The delicate issue of South African divestment, which has split corporations and colleges along moral and business lines around this country, is now driving a wedge between the Maryland-National Capital Park and Planning Commission and the separate retirement board that administers more than $60 million in its employes' pension funds.
In June, the commission, which oversees zoning, recreation and planning in Montgomery and Prince George's counties, voted 5 to 3 to bar transactions with firms that have business ties to South Africa and Namibia, a territory controlled by the South African government.
At the same time, the commissioners, who oversee the agency's $70 million annual budget, urged its appointed retirement board to do likewise.
But the retirement board's trustees, who take pains to operate separately from the commission, voted on July 17 to adopt a milder version of the sanctions. They decided instead to divest only from those companies that do not voluntarily adhere to the Sullivan Principles, a set of antiapartheid guidelines developed with the help of the American business community.
Apartheid is the system of legally sanctioned racial segregation in South Africa. The Sullivan Principles require that businesses provide for integrated work places and other measures designed to protect black workers.
The rift between the planning commission and its retirement board is the first in the five years that they have operated as separate limbs of the same branch of government, according to officials.
"Since 1979 there have, from time to time, been questions raised about that relationship, but nothing of the magnitude that took place in the general counsel's opinion about the South Africa situation," said Thomas H. Countee Jr., executive director of the commission.
D.S. Sastri, the associate general counsel for the commission, said in an eight-page opinion dated July 10 that the commission, not the trustees, should decide how divestiture should occur.
But retirement system trustees took issue with Sastri's decision and got Jeff Zyontz, a trustee who is an attorney, to research the issue.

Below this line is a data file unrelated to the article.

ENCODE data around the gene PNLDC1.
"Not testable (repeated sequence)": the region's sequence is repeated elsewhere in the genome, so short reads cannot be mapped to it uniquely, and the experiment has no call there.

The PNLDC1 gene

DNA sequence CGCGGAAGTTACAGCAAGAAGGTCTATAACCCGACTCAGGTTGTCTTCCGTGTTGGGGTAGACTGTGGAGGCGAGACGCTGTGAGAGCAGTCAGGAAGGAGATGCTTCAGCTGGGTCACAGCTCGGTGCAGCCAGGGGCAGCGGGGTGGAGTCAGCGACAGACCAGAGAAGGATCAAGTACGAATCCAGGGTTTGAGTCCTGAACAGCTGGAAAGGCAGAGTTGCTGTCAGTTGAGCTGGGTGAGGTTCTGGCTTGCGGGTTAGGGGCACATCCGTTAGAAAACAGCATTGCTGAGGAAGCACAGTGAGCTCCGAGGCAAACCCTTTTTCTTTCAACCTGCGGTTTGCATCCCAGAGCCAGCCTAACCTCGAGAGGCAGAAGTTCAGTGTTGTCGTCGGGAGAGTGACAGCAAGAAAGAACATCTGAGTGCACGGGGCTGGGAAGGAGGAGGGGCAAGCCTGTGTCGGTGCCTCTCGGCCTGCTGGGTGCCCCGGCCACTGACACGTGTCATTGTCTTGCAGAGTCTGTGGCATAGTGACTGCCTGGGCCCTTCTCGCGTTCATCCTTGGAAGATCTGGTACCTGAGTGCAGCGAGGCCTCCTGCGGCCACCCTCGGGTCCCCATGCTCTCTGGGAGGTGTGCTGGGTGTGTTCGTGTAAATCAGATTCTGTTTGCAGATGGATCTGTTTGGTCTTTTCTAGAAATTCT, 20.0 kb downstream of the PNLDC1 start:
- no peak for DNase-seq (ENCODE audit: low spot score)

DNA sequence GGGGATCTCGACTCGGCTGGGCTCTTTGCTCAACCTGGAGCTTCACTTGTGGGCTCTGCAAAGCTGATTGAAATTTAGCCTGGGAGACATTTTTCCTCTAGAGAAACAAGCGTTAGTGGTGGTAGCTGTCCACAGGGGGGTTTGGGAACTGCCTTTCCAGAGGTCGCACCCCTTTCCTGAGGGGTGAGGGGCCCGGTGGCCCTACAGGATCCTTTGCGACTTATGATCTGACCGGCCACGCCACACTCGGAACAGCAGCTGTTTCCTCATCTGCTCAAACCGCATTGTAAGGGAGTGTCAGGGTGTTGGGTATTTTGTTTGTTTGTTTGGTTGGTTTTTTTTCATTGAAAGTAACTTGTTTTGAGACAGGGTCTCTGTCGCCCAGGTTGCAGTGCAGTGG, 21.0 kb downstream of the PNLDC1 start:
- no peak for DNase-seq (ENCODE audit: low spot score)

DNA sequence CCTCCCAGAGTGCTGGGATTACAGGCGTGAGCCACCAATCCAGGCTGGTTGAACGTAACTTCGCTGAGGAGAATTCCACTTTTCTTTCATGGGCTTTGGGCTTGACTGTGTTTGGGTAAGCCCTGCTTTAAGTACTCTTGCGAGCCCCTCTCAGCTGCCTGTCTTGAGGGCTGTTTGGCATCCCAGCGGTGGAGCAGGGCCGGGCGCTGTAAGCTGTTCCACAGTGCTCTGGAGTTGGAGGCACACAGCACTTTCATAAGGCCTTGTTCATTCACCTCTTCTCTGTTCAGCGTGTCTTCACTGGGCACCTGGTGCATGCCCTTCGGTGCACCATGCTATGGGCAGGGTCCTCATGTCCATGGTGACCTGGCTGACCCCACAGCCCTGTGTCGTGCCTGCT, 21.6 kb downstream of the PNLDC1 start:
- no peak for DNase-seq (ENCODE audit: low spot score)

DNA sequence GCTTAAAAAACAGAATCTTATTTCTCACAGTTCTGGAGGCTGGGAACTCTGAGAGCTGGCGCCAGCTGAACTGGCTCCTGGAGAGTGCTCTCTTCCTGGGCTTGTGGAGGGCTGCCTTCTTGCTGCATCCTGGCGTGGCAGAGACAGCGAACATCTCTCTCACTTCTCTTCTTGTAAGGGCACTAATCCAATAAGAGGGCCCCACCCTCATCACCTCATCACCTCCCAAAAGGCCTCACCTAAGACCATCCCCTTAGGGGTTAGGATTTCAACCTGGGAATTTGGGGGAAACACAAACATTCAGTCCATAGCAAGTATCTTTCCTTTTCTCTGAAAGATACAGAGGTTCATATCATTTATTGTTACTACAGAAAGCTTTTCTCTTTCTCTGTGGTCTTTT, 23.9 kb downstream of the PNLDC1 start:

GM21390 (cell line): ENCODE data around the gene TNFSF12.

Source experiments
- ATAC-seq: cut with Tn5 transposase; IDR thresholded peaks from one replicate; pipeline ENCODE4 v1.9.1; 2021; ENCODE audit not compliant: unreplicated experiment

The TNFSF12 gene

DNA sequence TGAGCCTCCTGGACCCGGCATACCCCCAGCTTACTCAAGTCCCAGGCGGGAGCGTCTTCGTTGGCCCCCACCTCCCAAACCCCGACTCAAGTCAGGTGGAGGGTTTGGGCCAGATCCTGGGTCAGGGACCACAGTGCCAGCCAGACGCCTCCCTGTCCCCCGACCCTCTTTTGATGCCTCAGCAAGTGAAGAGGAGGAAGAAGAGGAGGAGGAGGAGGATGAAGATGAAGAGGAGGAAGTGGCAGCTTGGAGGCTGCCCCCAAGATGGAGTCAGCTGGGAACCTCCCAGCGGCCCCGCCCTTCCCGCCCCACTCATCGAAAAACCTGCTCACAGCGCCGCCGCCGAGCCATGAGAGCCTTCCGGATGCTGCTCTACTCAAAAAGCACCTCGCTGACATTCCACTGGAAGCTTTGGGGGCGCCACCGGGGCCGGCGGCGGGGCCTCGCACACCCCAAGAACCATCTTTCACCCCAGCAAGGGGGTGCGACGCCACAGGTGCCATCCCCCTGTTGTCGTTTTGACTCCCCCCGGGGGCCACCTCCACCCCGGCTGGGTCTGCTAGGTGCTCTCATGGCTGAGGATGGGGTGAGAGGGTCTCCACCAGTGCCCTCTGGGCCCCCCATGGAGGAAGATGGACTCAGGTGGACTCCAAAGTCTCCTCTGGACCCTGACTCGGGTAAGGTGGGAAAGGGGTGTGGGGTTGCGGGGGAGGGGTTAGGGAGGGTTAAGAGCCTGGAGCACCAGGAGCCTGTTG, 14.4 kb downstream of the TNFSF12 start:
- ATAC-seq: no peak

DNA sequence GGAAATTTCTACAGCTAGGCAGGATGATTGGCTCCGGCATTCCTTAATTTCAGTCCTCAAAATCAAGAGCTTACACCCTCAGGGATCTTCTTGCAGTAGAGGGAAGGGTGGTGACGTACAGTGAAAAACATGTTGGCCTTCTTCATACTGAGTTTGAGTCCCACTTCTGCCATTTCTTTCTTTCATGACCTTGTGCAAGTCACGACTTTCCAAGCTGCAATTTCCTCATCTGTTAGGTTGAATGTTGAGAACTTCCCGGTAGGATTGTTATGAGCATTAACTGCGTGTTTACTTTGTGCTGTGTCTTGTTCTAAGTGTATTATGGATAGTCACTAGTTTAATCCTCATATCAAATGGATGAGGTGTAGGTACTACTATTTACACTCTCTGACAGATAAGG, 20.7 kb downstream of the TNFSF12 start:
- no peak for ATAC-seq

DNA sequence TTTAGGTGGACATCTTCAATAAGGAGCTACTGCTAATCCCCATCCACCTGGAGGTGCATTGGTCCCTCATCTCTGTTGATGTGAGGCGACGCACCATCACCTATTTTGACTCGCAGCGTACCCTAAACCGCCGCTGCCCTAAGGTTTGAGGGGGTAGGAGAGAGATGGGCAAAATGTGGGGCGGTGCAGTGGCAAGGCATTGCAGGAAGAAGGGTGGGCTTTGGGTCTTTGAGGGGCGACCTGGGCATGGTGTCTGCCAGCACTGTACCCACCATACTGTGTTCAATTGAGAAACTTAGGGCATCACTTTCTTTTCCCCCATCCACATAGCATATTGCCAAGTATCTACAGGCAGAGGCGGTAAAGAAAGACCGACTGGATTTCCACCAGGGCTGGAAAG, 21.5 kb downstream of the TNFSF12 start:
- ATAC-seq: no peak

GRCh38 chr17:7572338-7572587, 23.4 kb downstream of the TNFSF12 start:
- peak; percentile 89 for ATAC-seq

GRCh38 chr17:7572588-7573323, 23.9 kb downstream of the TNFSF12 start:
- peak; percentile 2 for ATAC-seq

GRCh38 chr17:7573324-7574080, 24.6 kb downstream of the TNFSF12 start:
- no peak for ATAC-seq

In his three-page report, Zyontz said Sastri, as attorney for both the commission and the trustees, had a conflict of interest in making any decision concerning the respective powers of both boards.
Based on Zyontz's conclusion that they are ultimately responsible for investments, the seven trustees voted to implement their own plan.
"The Sullivan Principles are very strict," said Jay Bixby, the administrator of the retirement system.
"They are putting more pressure on companies to do something, because if you just sell the stocks, most of them are not going to know you sold them," he said.
Bixby said the trustees' policy would affect approximately $4 million of the retirement board's more than $60 million in investments.
Countee said the commission's stricter policy would affect about $7 million in purchases and investments.
The difference of opinion between the two boards is disturbing a relationship that Bixby described as "normally a very compatible situation" and jeopardizing the overall moral impact of any new divestment policy, Countee said.
"From a standpoint of fiduciary responsibility, it is not good to divest from businesses in South Africa, or Northern Ireland or anywhere, if it would jeopardize the investments," Bixby said.
But Countee maintained that, "in the matter of investment decisions, the commission's decisions are paramount."
The trustees are scheduled to meet on Sept. 11 over the dispute, and the commission's divestment guidelines are to go into effect by Sept. 30.